P I T T S B U R G H, Dec. 15, 2000 -- The Make-A-Wish Foundation has granted thousands of requests from children with life-threatening illnesses, sending youngsters to Walt Disney World or introducing them to their favorite pop stars.
But there are some wishes the foundation won’t grant. For the past year, Make-A-Wish has refused to arrange hunting trips.
That’s where Hunt of a Lifetime has come in.
The organization, formed to grant hunting requests no longer met by Make-A-Wish, has arranged several trips, including a safari with rock ‘n’ roll wild man and ardent hunter Ted Nugent.
“Make-A-Wish just makes me want to puke my guts out,” Nugent said. “What could be more pure than the last wishes of a young child? And to deny that because of political correctness? That’s just outrageous.”
The Motor City Madman will travel to South Africa in July with Zachary Martin, a 16-year-old from Yreka, Calif., with bone cancer.
“Jeez, going hunting in Africa, and with Ted Nugent. It’s been a dream of mine to hunt with him ever since I started watching his shows,” Zachary said.
Nugent, the singer of “Cat Scratch Fever,” said he and the teenager will go bowhunting for zebra, warthogs and impalas.
Denial Linked to Safety Concerns
“Let me tell you, when you go hunting with Ted Nugent, there is no Janet Reno around to stop you. There is nothing more beautiful than that,” Nugent said this week.
Make-A-Wish has granted 83,000 wishes but put a stop to hunting outings, said Jim Maggio, a spokesman for the charity.
“It’s a safety concern, basically with exposing the kids and other participants to the potential for danger from a weapon being handled by someone who is in a weakened state from a life-threatening disease,” Maggio said.
Animal rights groups had criticized hunting trips arranged by Phoenix-based Make-A-Wish.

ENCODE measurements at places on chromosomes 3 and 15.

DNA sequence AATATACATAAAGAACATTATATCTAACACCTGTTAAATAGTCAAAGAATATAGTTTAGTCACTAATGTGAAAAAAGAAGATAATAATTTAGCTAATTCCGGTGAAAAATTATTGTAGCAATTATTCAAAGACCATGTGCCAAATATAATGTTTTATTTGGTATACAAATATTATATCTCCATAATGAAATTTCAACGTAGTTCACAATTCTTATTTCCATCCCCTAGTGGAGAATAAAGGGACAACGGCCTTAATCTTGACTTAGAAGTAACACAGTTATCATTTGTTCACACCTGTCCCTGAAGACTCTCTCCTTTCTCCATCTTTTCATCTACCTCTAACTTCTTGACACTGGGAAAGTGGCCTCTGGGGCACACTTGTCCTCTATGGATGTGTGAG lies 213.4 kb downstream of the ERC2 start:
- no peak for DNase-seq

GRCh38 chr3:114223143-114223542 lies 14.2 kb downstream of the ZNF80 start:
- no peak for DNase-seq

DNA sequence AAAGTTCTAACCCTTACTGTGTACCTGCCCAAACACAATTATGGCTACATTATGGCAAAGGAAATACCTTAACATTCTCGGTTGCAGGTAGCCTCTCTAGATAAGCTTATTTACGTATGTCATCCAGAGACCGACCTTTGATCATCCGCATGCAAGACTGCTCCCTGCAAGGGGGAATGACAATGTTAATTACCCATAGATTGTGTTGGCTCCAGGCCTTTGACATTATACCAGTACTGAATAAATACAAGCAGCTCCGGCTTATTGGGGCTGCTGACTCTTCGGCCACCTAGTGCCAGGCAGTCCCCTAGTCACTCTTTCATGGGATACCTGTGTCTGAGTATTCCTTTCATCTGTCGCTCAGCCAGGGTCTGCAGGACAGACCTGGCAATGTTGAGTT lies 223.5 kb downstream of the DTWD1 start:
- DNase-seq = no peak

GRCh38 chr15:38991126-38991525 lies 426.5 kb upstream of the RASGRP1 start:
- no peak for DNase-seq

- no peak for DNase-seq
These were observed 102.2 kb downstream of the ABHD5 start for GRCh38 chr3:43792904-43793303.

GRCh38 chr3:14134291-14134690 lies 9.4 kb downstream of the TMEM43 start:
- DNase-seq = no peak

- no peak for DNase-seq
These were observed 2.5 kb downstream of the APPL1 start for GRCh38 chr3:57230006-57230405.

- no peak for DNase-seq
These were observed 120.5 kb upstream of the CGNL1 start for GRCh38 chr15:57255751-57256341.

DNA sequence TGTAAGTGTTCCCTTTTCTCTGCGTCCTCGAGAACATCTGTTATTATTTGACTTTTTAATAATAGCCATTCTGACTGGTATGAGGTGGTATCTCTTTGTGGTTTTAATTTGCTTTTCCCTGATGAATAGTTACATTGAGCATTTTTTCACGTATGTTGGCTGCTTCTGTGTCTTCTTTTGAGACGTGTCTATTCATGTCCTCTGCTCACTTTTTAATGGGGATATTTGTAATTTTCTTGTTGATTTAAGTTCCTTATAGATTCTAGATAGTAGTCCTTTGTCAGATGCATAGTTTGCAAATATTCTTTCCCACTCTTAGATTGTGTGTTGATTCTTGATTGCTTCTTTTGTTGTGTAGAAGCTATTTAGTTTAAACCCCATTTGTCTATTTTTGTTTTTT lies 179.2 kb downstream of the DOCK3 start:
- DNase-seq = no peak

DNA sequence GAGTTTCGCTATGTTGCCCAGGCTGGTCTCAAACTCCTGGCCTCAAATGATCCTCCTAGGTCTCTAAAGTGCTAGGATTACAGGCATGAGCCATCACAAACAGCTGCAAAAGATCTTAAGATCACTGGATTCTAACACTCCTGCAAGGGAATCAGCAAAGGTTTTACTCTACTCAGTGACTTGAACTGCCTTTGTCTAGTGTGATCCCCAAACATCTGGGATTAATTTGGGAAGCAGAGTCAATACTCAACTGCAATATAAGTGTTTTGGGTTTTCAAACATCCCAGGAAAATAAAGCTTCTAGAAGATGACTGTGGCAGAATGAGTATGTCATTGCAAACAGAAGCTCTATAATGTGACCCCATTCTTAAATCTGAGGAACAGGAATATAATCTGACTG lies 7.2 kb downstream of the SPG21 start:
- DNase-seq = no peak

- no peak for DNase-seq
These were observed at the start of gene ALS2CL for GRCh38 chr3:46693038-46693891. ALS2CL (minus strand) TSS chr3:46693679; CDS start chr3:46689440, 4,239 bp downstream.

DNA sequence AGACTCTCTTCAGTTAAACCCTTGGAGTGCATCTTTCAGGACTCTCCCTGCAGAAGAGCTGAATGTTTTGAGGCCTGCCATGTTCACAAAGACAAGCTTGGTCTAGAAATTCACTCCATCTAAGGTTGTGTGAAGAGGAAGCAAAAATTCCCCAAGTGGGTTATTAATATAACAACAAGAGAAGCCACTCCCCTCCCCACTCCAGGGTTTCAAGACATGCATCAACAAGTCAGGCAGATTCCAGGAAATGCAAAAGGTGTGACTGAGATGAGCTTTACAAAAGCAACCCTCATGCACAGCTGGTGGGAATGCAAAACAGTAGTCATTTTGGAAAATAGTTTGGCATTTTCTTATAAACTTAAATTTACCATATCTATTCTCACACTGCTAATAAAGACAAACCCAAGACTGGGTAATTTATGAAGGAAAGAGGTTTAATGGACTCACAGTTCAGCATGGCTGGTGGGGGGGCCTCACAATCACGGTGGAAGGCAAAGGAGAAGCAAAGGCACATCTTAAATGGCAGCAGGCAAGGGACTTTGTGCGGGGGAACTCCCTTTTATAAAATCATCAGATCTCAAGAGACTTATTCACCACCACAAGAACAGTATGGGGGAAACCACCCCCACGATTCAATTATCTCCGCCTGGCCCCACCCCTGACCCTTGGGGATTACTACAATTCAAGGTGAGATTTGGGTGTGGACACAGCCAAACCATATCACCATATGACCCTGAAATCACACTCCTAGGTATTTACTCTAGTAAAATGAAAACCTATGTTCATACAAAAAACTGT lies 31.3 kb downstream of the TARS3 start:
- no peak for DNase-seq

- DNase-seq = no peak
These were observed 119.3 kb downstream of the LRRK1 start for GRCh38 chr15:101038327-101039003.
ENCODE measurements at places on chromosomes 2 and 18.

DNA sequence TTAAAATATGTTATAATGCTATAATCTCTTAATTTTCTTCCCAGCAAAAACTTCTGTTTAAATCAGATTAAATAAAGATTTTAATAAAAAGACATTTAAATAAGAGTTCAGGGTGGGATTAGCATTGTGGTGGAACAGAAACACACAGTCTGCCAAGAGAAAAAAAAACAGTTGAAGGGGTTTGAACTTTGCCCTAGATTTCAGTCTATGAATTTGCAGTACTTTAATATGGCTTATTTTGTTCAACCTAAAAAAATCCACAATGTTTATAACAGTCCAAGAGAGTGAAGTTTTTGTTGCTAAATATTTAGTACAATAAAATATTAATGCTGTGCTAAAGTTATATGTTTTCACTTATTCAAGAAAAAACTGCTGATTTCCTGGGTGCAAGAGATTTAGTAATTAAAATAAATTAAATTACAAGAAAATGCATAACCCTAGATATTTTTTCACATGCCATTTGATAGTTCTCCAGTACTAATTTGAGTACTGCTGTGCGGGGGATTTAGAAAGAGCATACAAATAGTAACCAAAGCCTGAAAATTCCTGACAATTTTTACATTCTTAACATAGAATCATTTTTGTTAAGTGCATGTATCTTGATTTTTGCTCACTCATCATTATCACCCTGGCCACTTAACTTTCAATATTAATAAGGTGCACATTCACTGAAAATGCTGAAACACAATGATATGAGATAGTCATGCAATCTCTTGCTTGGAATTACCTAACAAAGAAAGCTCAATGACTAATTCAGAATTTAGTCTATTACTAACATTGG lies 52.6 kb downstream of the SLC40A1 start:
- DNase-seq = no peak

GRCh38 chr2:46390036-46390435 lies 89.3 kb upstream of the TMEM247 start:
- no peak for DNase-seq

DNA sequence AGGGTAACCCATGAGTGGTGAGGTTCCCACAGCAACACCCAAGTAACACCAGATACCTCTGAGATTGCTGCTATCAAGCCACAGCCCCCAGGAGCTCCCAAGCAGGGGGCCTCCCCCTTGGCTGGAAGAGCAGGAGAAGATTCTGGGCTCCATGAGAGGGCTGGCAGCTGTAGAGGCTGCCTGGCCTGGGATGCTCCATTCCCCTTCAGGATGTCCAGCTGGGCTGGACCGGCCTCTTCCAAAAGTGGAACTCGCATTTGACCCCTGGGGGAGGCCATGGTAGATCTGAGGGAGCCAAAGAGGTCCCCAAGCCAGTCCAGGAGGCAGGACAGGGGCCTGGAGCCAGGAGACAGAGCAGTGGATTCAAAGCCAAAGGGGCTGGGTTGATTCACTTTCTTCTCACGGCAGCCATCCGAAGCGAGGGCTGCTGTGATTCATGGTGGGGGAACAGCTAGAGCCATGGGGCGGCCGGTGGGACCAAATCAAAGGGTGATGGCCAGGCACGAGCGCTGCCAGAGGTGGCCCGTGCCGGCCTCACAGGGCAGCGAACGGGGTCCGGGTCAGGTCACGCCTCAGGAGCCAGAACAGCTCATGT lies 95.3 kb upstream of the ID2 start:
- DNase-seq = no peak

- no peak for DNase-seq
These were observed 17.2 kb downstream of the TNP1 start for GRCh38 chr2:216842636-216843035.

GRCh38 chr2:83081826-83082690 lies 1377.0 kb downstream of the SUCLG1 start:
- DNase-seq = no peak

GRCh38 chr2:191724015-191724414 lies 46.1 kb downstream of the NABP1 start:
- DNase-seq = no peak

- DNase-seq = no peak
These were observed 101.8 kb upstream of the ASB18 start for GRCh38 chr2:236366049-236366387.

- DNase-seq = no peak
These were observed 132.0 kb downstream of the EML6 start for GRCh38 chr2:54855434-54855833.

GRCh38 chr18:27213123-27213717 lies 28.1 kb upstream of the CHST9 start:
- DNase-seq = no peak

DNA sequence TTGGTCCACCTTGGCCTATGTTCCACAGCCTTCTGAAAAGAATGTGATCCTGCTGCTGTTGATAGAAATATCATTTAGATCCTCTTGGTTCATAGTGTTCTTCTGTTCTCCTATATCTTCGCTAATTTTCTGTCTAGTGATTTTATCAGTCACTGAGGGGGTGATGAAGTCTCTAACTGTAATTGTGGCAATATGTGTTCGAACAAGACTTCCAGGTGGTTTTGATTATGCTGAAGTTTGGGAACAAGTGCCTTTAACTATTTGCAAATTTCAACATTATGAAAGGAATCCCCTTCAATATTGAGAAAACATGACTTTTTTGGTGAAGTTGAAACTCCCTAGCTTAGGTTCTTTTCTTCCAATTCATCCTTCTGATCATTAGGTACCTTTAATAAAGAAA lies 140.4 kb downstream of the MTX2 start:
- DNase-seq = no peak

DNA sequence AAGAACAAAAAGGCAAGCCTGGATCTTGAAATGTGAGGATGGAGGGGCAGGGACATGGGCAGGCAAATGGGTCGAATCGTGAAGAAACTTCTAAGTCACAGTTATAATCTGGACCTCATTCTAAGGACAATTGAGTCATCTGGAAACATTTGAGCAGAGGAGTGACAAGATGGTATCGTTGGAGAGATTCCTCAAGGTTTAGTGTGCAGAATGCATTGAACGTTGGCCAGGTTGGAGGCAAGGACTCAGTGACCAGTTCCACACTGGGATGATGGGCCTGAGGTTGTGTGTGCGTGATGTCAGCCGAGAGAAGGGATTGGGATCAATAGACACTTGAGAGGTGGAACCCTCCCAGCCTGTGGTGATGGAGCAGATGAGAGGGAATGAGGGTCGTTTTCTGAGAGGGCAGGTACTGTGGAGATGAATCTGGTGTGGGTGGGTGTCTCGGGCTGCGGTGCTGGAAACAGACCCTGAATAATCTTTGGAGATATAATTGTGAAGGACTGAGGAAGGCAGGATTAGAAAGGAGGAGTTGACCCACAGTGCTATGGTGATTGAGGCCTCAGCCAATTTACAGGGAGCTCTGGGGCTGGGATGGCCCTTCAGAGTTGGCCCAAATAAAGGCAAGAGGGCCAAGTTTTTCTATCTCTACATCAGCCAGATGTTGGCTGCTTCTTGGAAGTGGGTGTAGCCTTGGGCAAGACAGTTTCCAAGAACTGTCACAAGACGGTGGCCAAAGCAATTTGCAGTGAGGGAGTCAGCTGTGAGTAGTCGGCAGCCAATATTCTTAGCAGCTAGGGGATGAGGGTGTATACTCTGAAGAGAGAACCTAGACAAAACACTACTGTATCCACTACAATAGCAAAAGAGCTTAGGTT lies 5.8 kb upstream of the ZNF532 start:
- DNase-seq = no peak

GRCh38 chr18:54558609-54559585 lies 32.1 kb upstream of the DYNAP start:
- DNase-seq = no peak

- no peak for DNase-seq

“We see something ironic here,” said Heidi Prescott, director of the Fund for Animals. “They’re teaching a child to kill and cause another living being to suffer at a time when that child, we would figure, would be empathetic about the quality of life.”
Hunt of a Lifetime was founded by Tina Pattison, a bus driver from suburban Erie, Pa., whose stepson, Matt, died last year during chemotherapy for lymph node cancer.
Before Matt’s death, Pattison tried to raise money to send him hunting — Make-A-Wish still allowed such trips but wouldn’t help because he was too old at 19. The people of the little town of Nordegg in Canada heard his story and raised money for Matt to fly to a hunting camp by helicopter. He shot a moose whose antlers were 4½ feet across.
Cash donations made at Matt’s funeral were used to start Hunt of a Lifetime, which mostly runs on contributions.
Hunting Trips Inspire Some
“Some people said the money ought to go to Make-A-Wish, but I don’t think that’s what Matt would have wanted because it forbids the very thing he was all about — hunting,” Pattison said. “I don’t want anyone whose child is sick to have to go through the headaches I did.”
So far, five youths have hunted for free through arrangements made by Hunt of a Lifetime. Comedian Jeff Foxworthy will take a 20-year-old cancer patient from Delaware deer hunting early next year.
Pattison said the Nebraska and North Carolina chapters of Make-A-Wish agreed to refer young people to her. Nugent, Foxworthy and other hunting guides donate their services.
Christine Manning of Penn Run, Pa., said she watched Hunt of a Lifetime work wonders for her 14-year-old son, Andrew, who had seven operations in seven months this year and grew depressed with a disease that makes blood vessels grow rapidly in his right thigh. Last month, Andrew shot a 700-pound bull elk.
“He had been immobile on the couch, and you should have seen him shoot down out of that tree,” she said. “He ran to the animal on pure adrenaline, I guess.”